It makes lots of sense if you’re clued-in to what is transforming business and finance. It’s been a long time since accountants wore green eye shades and engineers worked slide rules. Most companies have adopted computer-based workstations connected to servers in the back room. This client-server architecture had a lot to do with increasing the speed of doing business and improving employee productivity in the last few decades. But now some of the savviest companies are adopting new methods and systems to give themselves an edge over their competitors.
Remember when the original justification for computerizing processes was elimination of paper? The “paperless office” became a joke as cheap laser printers and copiers spit out reams of paper faster than they could be hauled to the recycling bin. But when you consider how the speed and volume of transactions has increased, every desk should be piled to the ceiling and the aisles crammed full of paper documents. All the paper you don’t see is in the form of bits and bytes on hard drives spinning away inside your computer and in network storage within the data center. It’s turned out that less paper is the minor benefit of computerization. The big benefit is speed.
We simply do more faster. Companies don’t mail us product brochures anymore. We pull them up online. The time from identifying a need to researching solutions to placing an order has shrunk dramatically. It can all be done from the comfort of the desktop, sometimes in a matter of minutes. Need to coordinate team activities? Let them collaborate online so that those in Seattle can mark up documents for those in New York in real time.
Nowhere has the demand for speed become more dramatic than in the financial industry. You’ve heard of high frequency trading? These are complex algorithms running on high speed servers to electronically issue buy and sell orders to the markets. We’re at the point where milliseconds and even microseconds make a difference in trade profits. The Einsteinian limit of how fast light can move through glass and wire introduces a time delay between locations that simply can’t be reduced. So, how do you beat the competition? You get closer to the markets... physically closer. That’s what Telx provides. Its proximity to the exchanges and the buy-side and sell-side firms at Telx’s strategically collocated facilities. If the upper limit to your potential speed of transaction is a length of patch cord, you are in an advantageous position compared to the competitor hundreds or thousands of miles away.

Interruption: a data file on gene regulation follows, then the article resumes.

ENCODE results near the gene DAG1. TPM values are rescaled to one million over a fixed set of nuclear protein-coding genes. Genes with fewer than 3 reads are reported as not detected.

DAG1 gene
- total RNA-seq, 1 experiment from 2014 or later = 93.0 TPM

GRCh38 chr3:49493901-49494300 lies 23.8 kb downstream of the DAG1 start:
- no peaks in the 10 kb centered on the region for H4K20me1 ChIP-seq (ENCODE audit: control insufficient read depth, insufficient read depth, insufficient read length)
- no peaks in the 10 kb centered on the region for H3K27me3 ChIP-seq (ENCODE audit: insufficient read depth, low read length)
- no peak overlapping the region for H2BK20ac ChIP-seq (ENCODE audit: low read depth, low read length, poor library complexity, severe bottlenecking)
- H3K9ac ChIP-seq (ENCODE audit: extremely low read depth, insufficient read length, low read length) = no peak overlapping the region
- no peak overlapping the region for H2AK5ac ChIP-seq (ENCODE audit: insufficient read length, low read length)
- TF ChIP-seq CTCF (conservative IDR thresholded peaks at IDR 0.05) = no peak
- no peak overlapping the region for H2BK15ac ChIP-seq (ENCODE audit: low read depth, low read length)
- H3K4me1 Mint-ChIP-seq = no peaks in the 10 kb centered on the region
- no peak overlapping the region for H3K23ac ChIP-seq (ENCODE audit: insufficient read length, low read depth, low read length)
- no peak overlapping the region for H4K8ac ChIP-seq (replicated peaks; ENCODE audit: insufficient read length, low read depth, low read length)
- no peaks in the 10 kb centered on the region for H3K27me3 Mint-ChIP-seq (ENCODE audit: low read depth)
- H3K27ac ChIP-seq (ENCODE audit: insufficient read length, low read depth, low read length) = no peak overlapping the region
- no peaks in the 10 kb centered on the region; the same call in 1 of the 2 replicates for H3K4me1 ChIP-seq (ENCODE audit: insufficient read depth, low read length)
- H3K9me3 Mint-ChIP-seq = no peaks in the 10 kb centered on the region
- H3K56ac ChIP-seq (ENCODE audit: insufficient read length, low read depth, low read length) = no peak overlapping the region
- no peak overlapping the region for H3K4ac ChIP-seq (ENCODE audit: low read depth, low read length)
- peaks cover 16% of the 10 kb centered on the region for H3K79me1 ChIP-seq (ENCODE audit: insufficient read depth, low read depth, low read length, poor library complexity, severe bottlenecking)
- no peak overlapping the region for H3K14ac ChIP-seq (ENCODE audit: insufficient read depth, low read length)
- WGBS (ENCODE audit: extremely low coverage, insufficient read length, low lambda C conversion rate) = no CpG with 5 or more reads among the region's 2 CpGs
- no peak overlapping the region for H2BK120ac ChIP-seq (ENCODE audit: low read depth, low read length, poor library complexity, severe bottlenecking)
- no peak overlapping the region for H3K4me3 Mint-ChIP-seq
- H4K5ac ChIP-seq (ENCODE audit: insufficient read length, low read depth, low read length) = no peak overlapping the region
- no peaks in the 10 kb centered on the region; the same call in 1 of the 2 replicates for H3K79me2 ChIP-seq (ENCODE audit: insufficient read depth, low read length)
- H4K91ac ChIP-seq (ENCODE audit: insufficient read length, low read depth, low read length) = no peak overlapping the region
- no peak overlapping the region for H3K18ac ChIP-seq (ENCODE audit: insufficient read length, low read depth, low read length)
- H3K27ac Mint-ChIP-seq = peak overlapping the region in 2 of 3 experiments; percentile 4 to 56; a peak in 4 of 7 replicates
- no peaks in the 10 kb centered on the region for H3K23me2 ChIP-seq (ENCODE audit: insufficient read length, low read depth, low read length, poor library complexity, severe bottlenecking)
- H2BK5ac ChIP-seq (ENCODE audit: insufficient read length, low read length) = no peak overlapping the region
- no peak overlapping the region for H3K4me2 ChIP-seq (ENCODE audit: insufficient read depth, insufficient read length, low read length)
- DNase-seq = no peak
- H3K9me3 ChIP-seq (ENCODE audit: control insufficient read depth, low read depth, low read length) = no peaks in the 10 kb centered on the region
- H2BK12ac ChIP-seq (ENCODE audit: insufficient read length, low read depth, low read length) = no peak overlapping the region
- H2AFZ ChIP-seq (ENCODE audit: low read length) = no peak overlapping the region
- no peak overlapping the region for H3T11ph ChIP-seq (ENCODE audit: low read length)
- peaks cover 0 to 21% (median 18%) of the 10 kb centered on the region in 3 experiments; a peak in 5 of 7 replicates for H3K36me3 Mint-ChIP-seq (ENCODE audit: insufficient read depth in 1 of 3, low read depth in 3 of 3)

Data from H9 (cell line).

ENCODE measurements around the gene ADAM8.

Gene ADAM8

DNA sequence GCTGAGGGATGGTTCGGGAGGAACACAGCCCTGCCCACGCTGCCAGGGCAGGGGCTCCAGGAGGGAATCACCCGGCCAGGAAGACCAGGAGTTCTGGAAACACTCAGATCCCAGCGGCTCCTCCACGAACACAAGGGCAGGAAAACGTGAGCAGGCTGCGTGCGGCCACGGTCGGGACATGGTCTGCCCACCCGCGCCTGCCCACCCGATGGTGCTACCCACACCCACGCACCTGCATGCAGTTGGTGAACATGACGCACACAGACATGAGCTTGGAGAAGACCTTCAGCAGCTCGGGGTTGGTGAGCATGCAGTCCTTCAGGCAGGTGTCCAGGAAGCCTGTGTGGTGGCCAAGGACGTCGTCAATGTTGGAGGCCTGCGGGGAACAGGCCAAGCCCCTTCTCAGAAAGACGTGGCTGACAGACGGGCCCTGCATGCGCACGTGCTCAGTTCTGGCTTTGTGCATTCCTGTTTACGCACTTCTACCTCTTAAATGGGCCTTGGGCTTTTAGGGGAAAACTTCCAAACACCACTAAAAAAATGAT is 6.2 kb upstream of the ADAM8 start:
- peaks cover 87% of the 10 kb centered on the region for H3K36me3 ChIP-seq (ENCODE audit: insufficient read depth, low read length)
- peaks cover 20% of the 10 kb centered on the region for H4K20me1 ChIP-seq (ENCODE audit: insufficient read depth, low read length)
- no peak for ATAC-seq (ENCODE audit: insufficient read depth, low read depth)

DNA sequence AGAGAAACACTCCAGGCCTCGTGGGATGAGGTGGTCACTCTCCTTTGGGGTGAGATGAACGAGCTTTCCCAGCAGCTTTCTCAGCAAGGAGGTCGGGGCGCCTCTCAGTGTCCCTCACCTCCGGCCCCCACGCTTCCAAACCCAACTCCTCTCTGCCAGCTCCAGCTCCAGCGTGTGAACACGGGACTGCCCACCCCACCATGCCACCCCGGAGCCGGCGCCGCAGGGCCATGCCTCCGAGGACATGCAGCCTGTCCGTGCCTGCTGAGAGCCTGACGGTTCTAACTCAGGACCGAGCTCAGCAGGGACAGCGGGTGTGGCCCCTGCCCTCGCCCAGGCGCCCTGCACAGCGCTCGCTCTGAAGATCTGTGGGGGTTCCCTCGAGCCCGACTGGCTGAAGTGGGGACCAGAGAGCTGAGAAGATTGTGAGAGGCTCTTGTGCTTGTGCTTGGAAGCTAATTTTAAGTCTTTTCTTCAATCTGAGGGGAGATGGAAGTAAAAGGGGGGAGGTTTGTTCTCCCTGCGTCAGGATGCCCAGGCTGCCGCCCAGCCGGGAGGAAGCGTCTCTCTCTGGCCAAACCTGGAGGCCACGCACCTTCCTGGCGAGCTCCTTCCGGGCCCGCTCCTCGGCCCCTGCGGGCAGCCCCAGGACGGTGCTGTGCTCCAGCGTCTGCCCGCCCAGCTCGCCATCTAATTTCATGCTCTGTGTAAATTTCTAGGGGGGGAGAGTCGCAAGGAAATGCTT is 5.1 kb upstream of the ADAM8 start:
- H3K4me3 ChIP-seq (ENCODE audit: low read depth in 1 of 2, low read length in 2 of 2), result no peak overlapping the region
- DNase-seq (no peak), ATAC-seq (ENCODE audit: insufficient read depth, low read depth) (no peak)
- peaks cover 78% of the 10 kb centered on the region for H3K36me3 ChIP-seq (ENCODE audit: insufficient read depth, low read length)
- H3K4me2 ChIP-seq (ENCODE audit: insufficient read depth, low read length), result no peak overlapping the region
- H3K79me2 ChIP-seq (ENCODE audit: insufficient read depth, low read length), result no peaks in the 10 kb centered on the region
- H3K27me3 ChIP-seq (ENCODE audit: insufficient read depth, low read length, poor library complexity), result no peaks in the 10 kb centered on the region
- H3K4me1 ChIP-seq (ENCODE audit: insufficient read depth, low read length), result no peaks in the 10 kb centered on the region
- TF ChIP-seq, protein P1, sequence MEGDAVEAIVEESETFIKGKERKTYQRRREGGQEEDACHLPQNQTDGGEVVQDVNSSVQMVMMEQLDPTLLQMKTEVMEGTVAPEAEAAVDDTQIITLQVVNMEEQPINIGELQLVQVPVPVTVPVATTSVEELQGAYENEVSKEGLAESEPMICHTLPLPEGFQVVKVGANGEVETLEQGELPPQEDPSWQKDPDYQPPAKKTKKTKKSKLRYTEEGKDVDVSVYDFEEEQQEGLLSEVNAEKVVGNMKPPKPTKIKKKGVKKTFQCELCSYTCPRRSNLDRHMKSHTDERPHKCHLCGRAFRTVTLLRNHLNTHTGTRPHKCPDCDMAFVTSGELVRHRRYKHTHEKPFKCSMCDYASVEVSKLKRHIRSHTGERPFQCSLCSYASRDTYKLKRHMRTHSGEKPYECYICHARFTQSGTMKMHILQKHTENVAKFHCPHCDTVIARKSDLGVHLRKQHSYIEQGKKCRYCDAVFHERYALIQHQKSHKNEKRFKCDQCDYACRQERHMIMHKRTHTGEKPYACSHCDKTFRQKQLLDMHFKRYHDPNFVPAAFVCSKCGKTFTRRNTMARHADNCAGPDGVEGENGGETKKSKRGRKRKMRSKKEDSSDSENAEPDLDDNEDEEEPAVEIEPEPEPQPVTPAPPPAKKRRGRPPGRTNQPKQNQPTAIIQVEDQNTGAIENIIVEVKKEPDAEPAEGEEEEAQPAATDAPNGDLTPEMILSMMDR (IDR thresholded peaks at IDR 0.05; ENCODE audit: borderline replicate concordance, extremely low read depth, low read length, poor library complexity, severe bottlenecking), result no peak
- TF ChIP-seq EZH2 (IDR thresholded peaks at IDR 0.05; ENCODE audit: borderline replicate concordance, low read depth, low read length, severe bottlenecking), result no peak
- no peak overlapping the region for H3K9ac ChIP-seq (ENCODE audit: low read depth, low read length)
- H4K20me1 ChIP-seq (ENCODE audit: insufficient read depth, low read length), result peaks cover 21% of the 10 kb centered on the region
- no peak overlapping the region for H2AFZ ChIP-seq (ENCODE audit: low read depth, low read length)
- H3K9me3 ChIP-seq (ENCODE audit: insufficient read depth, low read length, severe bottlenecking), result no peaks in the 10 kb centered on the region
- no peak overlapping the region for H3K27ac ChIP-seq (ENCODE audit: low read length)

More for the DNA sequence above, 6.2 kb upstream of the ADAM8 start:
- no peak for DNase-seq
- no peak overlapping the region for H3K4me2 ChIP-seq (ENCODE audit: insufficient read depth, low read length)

Low latency colocation facilities near the action are essential for the most advanced players in high frequency finance. But there are other reasons for collocating with suppliers, customers and service providers. The cost of bandwidth is a good reason. With many competing carriers within arm’s reach, or at least down the hall, you’ve got access to the best rates per Mbps or Gbps and none of the expensive build-out costs of stringing wires or fiber cable for miles. If bandwidth is becoming one of your biggest expenses, moving to the colo facility can be a major cost saver. This can easily be the case if your product is video or high volume e-commerce or a popular application with millions of users.
Even smaller companies that aren’t located in a downtown sweet spot for low bandwidth prices may find that colocation gives them the advantage of keeping their physical location where it is but moving their bandwidth-hungry applications to where costs are lower. Cloud computing is another way to leverage the economy of scale in putting the software and servers where the bandwidth is cheapest and accessing the service from wherever you choose to be.
Does your company have demands for low latency or high bandwidth that would benefit from Telx or similar facilities? Are you just looking for ways to reduce your bandwidth costs? If so, you should take a look at the cost advantages of colocation and cloud computing services.